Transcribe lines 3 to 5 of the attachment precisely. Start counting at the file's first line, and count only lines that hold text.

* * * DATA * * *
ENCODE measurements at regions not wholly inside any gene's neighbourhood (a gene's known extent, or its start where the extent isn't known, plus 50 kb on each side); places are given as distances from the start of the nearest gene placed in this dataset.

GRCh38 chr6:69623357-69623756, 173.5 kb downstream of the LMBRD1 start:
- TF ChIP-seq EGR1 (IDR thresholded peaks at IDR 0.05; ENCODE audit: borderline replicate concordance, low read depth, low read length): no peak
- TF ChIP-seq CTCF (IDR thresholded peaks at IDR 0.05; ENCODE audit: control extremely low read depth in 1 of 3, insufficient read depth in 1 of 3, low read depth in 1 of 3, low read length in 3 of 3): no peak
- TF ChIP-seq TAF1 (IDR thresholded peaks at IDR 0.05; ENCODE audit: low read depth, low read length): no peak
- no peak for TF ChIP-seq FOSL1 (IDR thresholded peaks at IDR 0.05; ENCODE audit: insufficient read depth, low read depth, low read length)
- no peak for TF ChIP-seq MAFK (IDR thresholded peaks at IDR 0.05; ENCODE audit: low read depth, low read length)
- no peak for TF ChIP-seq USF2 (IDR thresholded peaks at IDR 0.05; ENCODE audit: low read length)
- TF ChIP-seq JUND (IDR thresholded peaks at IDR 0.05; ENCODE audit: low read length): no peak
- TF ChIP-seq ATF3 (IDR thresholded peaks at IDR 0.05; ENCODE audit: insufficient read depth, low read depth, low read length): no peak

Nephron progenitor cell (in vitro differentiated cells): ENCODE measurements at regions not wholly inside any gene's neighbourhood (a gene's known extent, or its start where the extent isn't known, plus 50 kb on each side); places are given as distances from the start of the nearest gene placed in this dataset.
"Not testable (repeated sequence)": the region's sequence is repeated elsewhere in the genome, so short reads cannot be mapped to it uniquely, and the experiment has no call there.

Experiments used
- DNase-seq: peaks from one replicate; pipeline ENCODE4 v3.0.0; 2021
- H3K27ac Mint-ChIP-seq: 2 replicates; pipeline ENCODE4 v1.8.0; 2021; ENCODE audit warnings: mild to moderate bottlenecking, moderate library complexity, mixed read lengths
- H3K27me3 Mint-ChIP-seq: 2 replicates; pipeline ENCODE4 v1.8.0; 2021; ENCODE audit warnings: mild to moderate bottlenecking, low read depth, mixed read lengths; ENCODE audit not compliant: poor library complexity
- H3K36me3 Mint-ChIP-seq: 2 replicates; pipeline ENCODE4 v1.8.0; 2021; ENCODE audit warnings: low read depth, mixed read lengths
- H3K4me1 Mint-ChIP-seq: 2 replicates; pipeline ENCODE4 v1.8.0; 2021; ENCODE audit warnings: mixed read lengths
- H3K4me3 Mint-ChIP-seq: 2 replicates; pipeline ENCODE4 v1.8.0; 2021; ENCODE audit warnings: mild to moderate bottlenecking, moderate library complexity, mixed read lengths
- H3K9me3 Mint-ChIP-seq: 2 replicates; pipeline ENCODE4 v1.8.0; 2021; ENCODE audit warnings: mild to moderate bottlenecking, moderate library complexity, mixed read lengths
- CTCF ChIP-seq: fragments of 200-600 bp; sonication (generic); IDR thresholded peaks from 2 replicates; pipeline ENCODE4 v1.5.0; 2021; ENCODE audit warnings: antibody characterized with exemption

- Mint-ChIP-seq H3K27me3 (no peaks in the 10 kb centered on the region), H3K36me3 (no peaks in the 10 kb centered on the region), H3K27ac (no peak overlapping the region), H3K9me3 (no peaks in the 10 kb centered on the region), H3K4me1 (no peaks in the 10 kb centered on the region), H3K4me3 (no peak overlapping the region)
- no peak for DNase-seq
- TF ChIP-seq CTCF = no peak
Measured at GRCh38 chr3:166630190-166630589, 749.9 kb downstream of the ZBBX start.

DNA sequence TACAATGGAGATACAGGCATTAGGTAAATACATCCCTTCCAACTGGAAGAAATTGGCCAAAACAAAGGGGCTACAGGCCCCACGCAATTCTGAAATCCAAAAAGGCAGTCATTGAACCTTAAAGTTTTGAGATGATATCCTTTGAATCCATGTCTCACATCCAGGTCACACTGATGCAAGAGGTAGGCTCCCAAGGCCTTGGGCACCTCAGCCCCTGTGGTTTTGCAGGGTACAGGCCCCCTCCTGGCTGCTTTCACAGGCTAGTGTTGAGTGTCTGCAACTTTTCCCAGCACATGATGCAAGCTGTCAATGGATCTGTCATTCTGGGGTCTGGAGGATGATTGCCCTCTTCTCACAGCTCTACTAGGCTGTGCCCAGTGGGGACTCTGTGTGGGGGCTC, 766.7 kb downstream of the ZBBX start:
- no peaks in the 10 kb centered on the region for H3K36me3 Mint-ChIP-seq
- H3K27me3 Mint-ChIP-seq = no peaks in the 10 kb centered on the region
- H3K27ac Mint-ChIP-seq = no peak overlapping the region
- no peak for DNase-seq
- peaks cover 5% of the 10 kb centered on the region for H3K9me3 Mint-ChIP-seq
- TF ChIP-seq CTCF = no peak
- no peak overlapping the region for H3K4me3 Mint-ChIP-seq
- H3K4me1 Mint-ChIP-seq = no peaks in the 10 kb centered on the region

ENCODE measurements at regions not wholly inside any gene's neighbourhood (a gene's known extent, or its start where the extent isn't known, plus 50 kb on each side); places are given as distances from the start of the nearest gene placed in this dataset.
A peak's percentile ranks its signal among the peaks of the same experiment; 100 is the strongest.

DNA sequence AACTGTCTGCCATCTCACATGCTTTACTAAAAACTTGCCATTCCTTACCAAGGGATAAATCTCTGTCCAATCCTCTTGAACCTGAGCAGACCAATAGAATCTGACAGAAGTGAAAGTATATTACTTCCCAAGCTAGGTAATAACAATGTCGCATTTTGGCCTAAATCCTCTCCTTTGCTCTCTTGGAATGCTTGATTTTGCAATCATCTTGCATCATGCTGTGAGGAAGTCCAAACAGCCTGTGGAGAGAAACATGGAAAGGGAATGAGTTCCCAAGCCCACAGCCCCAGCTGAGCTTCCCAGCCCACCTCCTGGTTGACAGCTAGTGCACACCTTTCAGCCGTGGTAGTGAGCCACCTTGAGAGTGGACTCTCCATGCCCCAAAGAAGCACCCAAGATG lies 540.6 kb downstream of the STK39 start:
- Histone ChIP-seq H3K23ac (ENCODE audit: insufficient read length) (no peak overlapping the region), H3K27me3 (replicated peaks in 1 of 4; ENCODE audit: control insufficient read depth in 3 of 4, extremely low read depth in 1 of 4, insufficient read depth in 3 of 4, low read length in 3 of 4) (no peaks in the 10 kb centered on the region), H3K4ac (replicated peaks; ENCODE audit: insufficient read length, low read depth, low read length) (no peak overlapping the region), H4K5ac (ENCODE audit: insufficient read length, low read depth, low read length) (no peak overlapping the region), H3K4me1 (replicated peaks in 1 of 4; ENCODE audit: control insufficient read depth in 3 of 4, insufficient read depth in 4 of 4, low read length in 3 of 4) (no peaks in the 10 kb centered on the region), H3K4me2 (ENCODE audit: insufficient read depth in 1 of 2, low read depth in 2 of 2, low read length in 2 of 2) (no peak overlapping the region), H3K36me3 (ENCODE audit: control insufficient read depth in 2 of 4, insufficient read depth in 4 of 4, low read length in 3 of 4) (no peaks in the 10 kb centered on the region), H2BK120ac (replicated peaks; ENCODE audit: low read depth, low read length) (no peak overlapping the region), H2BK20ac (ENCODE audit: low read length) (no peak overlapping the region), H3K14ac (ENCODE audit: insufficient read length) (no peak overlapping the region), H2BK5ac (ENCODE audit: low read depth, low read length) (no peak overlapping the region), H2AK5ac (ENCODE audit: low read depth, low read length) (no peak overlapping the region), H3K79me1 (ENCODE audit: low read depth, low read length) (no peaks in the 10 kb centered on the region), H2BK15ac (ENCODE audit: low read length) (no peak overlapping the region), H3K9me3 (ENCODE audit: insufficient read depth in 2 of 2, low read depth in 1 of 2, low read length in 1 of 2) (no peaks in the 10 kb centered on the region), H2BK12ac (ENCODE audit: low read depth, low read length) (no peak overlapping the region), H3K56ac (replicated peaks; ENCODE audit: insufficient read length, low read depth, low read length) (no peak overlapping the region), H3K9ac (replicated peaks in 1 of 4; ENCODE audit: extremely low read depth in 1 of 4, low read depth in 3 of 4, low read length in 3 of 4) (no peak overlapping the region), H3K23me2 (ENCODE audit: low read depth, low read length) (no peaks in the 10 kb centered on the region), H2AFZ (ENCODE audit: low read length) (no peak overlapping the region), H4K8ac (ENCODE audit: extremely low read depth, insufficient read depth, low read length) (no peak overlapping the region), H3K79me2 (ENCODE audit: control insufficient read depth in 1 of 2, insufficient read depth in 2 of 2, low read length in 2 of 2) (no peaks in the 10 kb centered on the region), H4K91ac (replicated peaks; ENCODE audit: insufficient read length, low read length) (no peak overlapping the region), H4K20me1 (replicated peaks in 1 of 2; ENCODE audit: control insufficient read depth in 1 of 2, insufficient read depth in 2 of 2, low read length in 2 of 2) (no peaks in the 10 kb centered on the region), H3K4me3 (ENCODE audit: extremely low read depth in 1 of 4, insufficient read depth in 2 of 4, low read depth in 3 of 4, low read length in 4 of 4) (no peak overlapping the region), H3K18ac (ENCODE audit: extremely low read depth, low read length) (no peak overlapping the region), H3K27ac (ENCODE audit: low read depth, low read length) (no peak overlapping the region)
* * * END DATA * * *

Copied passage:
- TF ChIP-seq EGR1 (IDR thresholded peaks at IDR 0.05; ENCODE audit: borderline replicate concordance, low read depth, low read length): no peak
- TF ChIP-seq CTCF (IDR thresholded peaks at IDR 0.05; ENCODE audit: control extremely low read depth in 1 of 3, insufficient read depth in 1 of 3, low read depth in 1 of 3, low read length in 3 of 3): no peak
- TF ChIP-seq TAF1 (IDR thresholded peaks at IDR 0.05; ENCODE audit: low read depth, low read length): no peak